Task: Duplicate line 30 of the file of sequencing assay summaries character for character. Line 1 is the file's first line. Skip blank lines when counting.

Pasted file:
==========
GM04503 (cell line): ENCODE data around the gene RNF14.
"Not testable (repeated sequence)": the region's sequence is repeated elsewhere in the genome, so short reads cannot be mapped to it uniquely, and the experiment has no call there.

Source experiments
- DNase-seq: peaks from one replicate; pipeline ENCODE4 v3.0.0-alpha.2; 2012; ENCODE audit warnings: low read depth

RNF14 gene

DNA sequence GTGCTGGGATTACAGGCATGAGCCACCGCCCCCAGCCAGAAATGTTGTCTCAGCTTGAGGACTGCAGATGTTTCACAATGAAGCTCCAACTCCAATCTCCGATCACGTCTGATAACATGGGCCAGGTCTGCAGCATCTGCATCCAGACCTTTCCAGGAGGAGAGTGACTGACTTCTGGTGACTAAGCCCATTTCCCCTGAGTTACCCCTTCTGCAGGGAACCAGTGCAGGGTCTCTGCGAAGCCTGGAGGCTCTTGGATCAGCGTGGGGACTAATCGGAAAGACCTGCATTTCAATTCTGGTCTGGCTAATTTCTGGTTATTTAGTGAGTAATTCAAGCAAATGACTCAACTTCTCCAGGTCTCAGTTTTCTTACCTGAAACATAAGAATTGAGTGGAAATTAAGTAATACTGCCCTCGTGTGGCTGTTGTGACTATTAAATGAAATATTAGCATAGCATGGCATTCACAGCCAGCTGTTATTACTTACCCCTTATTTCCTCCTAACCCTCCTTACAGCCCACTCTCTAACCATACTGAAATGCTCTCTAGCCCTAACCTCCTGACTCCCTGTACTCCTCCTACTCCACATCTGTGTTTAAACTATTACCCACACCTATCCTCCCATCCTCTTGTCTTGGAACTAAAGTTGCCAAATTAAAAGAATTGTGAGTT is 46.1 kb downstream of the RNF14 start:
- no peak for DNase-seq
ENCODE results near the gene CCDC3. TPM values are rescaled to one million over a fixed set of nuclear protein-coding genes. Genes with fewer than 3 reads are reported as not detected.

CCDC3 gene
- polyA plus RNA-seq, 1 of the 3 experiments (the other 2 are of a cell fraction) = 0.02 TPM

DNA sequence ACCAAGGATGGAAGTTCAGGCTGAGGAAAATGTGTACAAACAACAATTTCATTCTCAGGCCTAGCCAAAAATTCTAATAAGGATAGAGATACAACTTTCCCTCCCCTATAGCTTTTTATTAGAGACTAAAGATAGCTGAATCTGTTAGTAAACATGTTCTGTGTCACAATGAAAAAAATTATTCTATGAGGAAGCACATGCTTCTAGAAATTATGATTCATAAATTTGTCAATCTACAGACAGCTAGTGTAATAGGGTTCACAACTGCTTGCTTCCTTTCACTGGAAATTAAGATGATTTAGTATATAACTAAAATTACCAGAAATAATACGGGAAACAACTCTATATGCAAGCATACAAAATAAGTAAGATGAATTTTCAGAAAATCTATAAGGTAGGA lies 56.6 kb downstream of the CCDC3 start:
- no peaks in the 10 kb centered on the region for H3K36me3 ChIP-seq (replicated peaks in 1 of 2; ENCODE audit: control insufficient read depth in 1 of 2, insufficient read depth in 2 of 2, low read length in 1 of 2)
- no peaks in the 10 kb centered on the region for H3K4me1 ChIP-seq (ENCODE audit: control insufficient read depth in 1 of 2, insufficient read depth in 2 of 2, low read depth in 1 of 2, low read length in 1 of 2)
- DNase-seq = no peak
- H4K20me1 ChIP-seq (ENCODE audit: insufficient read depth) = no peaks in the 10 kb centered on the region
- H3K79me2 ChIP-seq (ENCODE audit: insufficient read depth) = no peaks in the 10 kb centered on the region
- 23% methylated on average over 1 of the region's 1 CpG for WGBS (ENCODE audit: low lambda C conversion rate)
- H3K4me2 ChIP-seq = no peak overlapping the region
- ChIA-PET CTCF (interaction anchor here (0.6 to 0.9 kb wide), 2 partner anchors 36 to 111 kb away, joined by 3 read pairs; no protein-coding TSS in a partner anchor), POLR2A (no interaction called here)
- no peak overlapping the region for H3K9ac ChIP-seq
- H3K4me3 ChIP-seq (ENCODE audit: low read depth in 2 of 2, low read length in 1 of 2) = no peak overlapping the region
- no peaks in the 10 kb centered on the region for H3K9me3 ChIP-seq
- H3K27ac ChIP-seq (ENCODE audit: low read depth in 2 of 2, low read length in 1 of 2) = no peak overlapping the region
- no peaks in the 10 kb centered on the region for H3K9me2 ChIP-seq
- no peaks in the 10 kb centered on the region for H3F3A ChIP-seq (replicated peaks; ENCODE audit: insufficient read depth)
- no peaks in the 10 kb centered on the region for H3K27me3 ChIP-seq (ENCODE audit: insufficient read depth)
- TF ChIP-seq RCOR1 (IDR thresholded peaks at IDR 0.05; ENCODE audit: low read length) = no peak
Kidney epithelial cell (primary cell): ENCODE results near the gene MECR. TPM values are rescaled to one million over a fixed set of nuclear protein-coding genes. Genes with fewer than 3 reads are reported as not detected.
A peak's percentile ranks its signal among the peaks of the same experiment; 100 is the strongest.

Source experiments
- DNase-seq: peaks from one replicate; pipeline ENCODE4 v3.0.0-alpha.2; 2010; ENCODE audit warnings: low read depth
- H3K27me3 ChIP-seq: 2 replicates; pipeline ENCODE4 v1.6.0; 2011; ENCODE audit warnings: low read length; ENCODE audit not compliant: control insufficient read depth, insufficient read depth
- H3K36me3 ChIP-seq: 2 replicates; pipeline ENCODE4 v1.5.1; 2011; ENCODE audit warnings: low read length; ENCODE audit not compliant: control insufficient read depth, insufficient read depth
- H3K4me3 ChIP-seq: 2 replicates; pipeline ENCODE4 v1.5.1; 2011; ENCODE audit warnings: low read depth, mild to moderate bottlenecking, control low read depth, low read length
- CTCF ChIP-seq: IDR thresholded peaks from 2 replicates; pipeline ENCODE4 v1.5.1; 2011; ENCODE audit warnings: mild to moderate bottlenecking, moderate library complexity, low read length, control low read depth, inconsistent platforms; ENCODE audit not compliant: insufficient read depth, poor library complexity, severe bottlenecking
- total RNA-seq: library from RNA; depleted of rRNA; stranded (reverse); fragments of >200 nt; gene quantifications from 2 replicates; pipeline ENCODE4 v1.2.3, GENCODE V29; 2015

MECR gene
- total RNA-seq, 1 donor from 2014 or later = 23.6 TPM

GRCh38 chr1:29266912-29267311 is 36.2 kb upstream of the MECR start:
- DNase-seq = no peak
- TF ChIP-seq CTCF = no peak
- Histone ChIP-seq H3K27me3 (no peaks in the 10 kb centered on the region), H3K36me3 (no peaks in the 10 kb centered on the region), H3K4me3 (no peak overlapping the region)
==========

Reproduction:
Source experiments